It’s always nice to go fishing with a couple of pals. It’s even nicer if you’re having a mini-reunion on a favourite stretch of river with a wee band of lads who haven’t fished together for more than a year.
A week or two ago Emanuelle, the Italian DFM (Dry Fly Master), made the trip up to bonny Scotland from jolly Engerland to fish with Alistair and I on a glorious highland river. They made a weekend of it (apparently without anything large and dark in colour) but I could only join them for a day, so bolted up the road one morning, arriving at the permit shop around half nine and just in time for the the olives.
I love the feeling of excitement when you speak to a fishing pal on the phone who’s already on the river. They describe the current conditions, giving a tantalising glimpse of what’s happening, and so setting off an incredible burst of eagerness to finish buying lunch and the day ticket and to get on down to the water. Speed restrictions and road works, especially following such a conversation, never feel as frustrating as when they impede travel to the side of a river…
I pulled my car up as the DFM was stringing up some dodgy Sage belonging to Alistair. Our attention was immediately drawn to the river and the regular rising of several trout. The sky was piercing blue in the morning light. Dropping my gaze down to the mountain fringed horizon and on to the glistening river surface, the view was spectacular. The greedy slurp of a trout in a crinkly little creese just upstream rounded off one of the most soul warming scenes an angler in Scotland could hope to see.
The Italian Sage Swinger was first in the water, and quickly caught a couple of nice brownies on the dry. It must be said at this point that the smile on his face was truly something to behold. I just about caught sight of the end of it as it disappeared over the hill, presumably towards Rome or Milan. Fishing with pals sometimes gives you a chance to share in someone else’s unbridled joy. It sometime gives you the chance to feel the disturbing murmuring of murderous jealousy and rage as well, but on this occasion it was the certainly former.
I got up to the crease and started chucking out the usual fluff. Three nice trout obliged my offer in quick succession, and I began to feel that little surge of self-confidence that comes right before a fall. The fall was twofold: I slightly overbalanced from the ledge I was perched on and almost fell in, and then the next trout didn’t like my flies. I switched to a smaller fly, something with CDC in it (go smaller, smaller…!) and a few casts later it was sucked under and the best trout of the lot came to the net. Still nothing enormous, but the steady action was exactly what was needed after a fairly itty-bitty start to the season.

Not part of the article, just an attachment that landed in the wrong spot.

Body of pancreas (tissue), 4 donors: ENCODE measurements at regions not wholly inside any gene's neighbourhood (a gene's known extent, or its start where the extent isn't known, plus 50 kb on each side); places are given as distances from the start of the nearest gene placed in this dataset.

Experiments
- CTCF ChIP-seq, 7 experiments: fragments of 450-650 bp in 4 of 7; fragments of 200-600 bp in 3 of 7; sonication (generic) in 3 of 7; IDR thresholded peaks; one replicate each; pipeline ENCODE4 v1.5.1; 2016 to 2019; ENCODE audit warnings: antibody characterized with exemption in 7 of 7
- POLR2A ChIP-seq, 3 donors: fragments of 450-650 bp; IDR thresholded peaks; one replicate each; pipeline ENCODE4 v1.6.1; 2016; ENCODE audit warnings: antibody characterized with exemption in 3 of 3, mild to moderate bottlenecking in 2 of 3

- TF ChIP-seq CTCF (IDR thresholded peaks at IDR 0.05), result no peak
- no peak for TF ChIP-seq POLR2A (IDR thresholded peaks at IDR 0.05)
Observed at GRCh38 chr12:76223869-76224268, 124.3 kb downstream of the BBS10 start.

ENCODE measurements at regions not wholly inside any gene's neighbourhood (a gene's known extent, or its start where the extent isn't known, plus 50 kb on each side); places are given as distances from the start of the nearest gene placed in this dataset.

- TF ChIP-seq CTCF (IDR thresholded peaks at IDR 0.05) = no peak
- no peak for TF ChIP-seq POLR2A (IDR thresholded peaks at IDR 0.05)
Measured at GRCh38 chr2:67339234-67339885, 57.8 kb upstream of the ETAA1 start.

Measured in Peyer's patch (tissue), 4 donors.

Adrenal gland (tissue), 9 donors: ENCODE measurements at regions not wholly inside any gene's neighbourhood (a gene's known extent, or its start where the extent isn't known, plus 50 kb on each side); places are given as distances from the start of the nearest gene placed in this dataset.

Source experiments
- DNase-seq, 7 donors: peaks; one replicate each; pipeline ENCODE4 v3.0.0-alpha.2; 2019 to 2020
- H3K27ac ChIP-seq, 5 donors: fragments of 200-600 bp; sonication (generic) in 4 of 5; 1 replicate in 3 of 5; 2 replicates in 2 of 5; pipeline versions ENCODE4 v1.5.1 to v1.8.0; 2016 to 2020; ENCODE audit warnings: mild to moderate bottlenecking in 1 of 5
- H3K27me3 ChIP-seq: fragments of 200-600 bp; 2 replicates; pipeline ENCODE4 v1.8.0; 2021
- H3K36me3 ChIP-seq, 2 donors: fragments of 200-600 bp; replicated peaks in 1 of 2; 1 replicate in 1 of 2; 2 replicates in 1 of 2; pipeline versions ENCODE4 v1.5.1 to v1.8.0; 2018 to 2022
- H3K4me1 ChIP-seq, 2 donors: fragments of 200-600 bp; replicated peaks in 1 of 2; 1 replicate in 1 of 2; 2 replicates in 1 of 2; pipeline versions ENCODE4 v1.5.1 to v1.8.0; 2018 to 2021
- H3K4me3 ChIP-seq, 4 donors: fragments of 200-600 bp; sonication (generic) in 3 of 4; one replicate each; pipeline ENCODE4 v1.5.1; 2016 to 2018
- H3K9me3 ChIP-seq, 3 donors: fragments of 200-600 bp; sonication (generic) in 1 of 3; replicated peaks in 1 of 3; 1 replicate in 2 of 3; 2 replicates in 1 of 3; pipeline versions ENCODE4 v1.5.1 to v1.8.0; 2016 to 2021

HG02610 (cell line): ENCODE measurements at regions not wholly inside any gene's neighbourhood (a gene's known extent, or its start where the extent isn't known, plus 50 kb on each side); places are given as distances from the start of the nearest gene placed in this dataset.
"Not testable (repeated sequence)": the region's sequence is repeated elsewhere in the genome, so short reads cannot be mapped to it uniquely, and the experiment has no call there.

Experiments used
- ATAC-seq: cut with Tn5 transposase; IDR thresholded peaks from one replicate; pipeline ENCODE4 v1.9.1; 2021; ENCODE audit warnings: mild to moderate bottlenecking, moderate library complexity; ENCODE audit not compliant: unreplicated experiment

Around half eleven the hatch trickled off and the trout mooched on down to the pub on the bottom of the river. The stiffening easterly didn’t help matter either, and we began to contemplate a shift of location. This idea was soon firmed up as the (apparently lucid) gentleman salmon angler who had been watching us cast to rising fish decided to switch to his trout rod and wade in to the river about 15 meters above our Italian dry fly hero. We exchanged confused glances that quickly morphed into steely glares as the gentleman requested that we make up his sandwiches and rub sun tan lotion into his neck. (The last sentence may be a slight fudging of reality, but by this time it seemed the laws of normal reality and interpersonal cordiality had long broken down so don’t blame me.)
We bolted off up river to a promising run, but the still-stiffening east hoolie gave us second thoughts as the river was quite exposed. It our collective confusion Alistair and I turned to the Master for ideas, and he suggested a little spot he knew. We arrived at the spot twenty minutes later and bushwacked our way through wild vegetation to reach a point of the river a few hundred yards downstream of where we started.. Of course we bowed to the Master, who certainly knows this river better than I, and we started fishing.
Nothing moved at all, except for the micro-parr that seemed to be suicidally throwing themselves between the rocks at the edge of the water. Even the dark horse streamers didn’t produce anything, so eventually I resorted to a favourite searching pattern and started some casting practice. By some incredible twist of luck I managed to put my fly over a grayling without spooking him, and he enthusiastically grabbed the fly. It’s not really a good time of year to catch grayling, so I got him back as quickly as possible. Interestingly enough he did put up a serious scrap though, despite the obvious sexiness on his mind.
I ended up having a pretty successful day, in conditions that were excellent to start with but which quickly tailed off. Even in May, it seems, the hatches are already concentrating into short spells in the morning. It really payed to be on the river early enough to see flies moving, which is something I must remember for next year.
Enamuelle did pretty well too, despite disgracefully abandoning his dry fly ethics at one stage and opting for the some nymphy abominations. He even caught a fish, and to be honest I can hardly begrudge the man, for it was a great day spent in good company and spirit, with the old Northern master returning to catch again.
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